visibility and participation, and for financial support in a competitive
civil society - is also increasing, he noted.
The ecumenical vision as articulated from the early days of the movement
until today no longer inspires and mobilizes people, and particularly not
young people, Raiser said. Another reason is that current structures do not
connect with some of the most exciting ecumenical work at the grassroots -
like the movement of inter-church families, local ecumenical projects,
ecumenical communities, etc.
Yet one of the main reasons why the discussion is necessary now is the
complexity of and lack of connection between current ecumenical structures.
In the early days of the ecumenical movement, a number of different
ecumenical streams (such as Faith and Order, and the International Missionary
Council) became integrated into the WCC. However, over the last several
decades, many new ecumenical organizations and structures have been created,
often by the WCC itself, to meet specific needs and contexts.
Such initiatives include, among others:
* regional and national councils of churches;
* the Conference of General Secretaries of the Christian World Communions;
* working groups with the Roman Catholic Church and, more recently, with
Evangelicals and Pentecostals;
* the Global Christian Forum;
* Action by Churches Together (ACT);
* the Ecumenical Advocacy Alliance (EAA).
While such organizations are linked, and while several attempts have been
made to coordinate their activities, Raiser thinks much more must be done.
In essence, he says, the reconfiguration discussion "must recapture the sense
of an ecumenical 'movement'." "The ecumenical movement has outgrown the
churches as organized bodies, and has been overcome by institutionalism.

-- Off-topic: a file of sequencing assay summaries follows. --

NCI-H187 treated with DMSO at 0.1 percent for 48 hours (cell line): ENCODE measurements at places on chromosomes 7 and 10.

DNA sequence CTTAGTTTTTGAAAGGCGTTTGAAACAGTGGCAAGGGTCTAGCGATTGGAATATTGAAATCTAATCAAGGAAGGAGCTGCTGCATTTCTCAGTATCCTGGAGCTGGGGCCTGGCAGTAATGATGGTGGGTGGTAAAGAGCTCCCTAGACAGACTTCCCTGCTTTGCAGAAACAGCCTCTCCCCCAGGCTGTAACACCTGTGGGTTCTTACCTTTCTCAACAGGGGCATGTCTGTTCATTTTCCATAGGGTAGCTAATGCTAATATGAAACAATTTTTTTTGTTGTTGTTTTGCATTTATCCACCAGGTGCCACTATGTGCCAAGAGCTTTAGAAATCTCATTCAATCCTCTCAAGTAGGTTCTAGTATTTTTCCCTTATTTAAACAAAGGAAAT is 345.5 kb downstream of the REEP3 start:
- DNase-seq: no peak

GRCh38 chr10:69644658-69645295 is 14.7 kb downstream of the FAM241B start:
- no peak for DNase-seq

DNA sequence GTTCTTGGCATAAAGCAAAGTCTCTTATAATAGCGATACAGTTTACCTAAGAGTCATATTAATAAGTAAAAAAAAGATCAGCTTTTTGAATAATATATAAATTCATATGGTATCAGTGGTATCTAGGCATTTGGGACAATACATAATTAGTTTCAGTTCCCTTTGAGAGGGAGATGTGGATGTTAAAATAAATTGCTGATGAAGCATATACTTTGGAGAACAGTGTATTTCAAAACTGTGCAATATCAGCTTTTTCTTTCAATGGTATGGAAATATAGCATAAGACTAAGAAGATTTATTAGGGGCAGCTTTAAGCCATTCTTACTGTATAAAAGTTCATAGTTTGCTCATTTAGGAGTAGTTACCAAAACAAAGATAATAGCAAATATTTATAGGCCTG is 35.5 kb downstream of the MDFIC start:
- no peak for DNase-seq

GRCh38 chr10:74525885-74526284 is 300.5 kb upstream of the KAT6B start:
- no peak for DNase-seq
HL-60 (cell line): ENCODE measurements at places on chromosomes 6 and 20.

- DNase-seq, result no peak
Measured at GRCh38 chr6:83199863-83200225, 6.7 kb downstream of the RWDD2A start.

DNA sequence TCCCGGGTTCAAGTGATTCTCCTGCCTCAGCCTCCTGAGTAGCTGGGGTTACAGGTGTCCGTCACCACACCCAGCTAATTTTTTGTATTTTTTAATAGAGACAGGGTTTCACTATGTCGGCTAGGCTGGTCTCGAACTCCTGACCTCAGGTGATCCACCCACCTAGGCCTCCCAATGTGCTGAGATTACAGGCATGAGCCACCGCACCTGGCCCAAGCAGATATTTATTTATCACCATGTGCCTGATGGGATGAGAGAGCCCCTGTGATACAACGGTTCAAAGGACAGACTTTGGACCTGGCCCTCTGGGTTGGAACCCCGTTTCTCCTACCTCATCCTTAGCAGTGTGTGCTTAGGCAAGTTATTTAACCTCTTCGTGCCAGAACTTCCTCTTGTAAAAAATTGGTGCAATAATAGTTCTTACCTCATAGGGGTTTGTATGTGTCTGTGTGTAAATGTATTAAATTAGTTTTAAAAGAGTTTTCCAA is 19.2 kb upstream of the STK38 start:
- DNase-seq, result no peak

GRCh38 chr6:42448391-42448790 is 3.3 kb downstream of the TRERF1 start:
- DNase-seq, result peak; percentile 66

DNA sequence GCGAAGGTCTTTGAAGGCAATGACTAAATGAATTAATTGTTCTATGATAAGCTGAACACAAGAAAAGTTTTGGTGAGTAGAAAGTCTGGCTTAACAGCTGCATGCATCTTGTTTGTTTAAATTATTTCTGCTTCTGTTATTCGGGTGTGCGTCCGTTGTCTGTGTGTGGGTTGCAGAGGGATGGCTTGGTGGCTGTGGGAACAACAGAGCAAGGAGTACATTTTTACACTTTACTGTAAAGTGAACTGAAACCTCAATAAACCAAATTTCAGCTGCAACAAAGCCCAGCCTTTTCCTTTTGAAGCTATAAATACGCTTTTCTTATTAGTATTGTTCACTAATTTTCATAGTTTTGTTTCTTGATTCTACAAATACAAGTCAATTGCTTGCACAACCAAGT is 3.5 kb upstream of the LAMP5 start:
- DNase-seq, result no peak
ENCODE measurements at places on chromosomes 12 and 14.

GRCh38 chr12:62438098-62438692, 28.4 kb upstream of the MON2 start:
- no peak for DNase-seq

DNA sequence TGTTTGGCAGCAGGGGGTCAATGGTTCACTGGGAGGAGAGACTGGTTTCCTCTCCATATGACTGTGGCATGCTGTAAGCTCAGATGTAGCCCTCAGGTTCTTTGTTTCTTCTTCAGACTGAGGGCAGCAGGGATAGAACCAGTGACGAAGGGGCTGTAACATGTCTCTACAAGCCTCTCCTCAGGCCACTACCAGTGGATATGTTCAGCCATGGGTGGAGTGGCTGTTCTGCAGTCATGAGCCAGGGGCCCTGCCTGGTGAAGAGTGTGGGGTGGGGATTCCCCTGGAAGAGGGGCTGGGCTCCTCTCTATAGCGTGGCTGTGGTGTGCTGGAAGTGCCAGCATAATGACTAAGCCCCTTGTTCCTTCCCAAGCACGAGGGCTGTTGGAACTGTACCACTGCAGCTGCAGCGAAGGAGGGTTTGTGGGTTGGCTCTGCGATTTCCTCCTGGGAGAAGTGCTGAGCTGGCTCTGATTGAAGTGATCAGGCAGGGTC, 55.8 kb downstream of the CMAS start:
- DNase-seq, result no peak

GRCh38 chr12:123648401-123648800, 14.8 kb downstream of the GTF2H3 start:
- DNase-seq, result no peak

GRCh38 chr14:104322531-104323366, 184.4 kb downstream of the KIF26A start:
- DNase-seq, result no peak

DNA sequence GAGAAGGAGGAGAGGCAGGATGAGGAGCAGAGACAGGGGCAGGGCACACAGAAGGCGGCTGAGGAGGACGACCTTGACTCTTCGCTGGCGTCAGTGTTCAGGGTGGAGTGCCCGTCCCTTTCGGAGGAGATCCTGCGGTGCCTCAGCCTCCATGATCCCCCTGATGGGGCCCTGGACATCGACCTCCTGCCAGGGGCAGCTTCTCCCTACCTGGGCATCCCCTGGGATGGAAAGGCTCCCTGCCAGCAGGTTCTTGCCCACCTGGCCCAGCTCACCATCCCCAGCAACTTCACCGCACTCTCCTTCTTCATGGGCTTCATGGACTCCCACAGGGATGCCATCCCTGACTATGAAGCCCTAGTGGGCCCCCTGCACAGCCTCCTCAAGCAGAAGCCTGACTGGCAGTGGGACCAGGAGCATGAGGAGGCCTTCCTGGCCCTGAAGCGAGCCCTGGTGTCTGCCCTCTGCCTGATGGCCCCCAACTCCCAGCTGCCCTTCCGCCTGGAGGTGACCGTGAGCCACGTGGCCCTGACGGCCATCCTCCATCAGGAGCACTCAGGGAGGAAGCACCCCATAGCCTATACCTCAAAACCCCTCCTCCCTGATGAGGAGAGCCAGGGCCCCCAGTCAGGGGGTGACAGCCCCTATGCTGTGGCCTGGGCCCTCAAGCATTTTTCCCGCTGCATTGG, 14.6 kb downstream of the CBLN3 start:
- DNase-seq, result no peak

Therefore, we need to envisage a new configuration that is more flexible and
New potential for change
This new debate has its roots in a longstanding concern. The document
"Towards a Common Understanding and Vision of the World Council of Churches"
(CUV) adopted by the Central Committee in 1997 "was the point of entry, and
has been part of our thinking for the last eight years," Raiser notes.
The CUV, along with the progress of the Global Christian Forum, the work of
the Special Commission on Orthodox Participation in the WCC, and of a WCC
membership study group, all show that a new ethos and culture of ecumenical
organization is emerging. "This would be an incentive to shape an alternative
to the vision of globalization," Raiser suggests.
The WCC is facilitating the discussion on reconfiguration because "it is
still the most comprehensive and representative ecumenical organization
world-wide", with particular responsibility for the coherence of the
ecumenical movement, Raiser notes.
He emphasizes that the discussions beginning now have far more potential to
effect change than earlier discussions on coordination. The challenge, he
says, is that "all the structures now involved in the ecumenical movement
must be open to potentially far-reaching changes, and be willing to open
themselves up to new partnerships and ways of working."
Change, too, must be led by the churches themselves, he emphasizes. "We need
to capture the original spirit that led to the founding of the WCC...Then,
there was an understanding that, if churches joined the World Council of
Churches, they were open to change. This openness is the spirit we must
Background documents for the process are available at:
WCC Website > Press Corner
For further information, please contact the Media Relations Office, tel:
+4122 791 6421 /6153
Need more advance warning? Check the WCC Media Calendar at:
www.wcc-coe.org > Press Corner > Media Calendar
or directly at http://www2.wcc-coe.org/wcccalendar.nsf
The World Council of Churches (WCC) is a fellowship of churches, now 342, in
more than 100 countries in all continents from virtually all Christian
traditions. The Roman Catholic Church is not a member church but works
cooperatively with the WCC. The highest governing body is the assembly, which
meets approximately every seven years. The WCC was formally inaugurated in
1948 in Amsterdam, The Netherlands. Its staff is headed by general secretary
Konrad Raiser from the Evangelical Church in Germany.
World Council of Churches
Media Relations Office
Tel: (41 22) 791 6153 / 791 6421
Fax: (41 22) 798 1346
PO Box 2100
1211 Geneva 2, Switzerland